From Wikipedia: While it is not impossible that some binaries might be created through gravitational capture between two single stars, given the very low likelihood of such an event (three objects are actually required, as conservation of energy rules out a single gravitating body capturing another) and the high number of binaries, this cannot be the primary formation process. Also, the observation of binaries consisting of pre main-sequence stars, supports the theory that binaries are already formed during star formation. Fragmentation of the molecular cloud during the formation of protostars is an acceptable explanation for the formation of a binary or multiple star system.
Instead, he discovered the law of gravity.
Which, as expressed in neutron star formation and collisions, is what transmutes base elements into gold.
Score one for the alchemists.
Something seems off about "a third": according to https://en.wikipedia.org/wiki/Moon, the Moon's radius is a bit less than a third of Earth's, but its volume is 2% and its mass is just 1%. I'm no expert, but "about a hundredth" seems more accurate.
For what it's worth, I only looked it up because I've come across this discrepancy before, so perhaps I'm missing something!
I'm guessing that it should be "do not"
Also, this is a beautiful piece of writing! I love it.
Thank you or sharing your appreciation. I will treasure that.
Kilograms are a measure of mass, not weight. Pounds would be a more appropriate unit there.
The majority of humanity has absolutely no idea what 'one pound' is when not referring to the currency, and will merrily say they weigh X kilograms.
It's an easy shorthand for the most part, since we're not 'weighing' ourselves in space, on the moon, etc, but in an article about space and physics and whatnot, it can come off as a bit sloppy.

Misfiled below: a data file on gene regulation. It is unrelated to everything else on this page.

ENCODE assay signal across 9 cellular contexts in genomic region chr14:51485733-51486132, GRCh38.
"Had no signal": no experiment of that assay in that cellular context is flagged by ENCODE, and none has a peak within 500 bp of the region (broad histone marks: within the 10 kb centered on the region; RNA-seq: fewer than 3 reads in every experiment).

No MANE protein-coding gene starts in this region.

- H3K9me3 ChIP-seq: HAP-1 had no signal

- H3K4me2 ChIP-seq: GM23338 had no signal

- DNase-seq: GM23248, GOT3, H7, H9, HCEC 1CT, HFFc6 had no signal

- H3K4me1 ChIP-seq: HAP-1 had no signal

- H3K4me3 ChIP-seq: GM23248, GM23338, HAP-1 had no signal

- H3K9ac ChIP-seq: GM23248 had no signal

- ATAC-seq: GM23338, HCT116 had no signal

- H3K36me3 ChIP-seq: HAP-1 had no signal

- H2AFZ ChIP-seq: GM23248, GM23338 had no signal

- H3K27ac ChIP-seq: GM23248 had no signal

So, thank you.
For an illustration of a pedantic distinction, this seems awfully unlikely to be correct. You gain mass by eating and drinking and lose it by urinating, defecating, and breathing; odds are you're not going to have the same mass on the mountaintop.
Think you're maybe projecting? It was meant to be a silly example and taking a super uncharitable interpretation (object x at different times or states with different masses) of my statement just to be able to pick a nit strikes me as more pedantic than responding to a request for corrections with my high school level understanding of basic units.
If you care about absolute masses at the ~percent scale or better, calibration is requisite.
A pound of force uses 'standard gravity' as a constant, even though it varies across the earth. Sounds just as bad?
Yes, that definition was reached using a notion of "standard gravity", but once fixed, it is nothing but a number.
Great writing. But the lesson is wrong. It has been proven that certain things which are true can never have an explanation: Godels incompleteness theorem.
If we are to debate whether the conclusion of my parable is true, I would tend more towards considering the possibility that many things in our Universe may simply be axiomatic, there is no explanation for them, they just are. Uncertainty may be one of those things.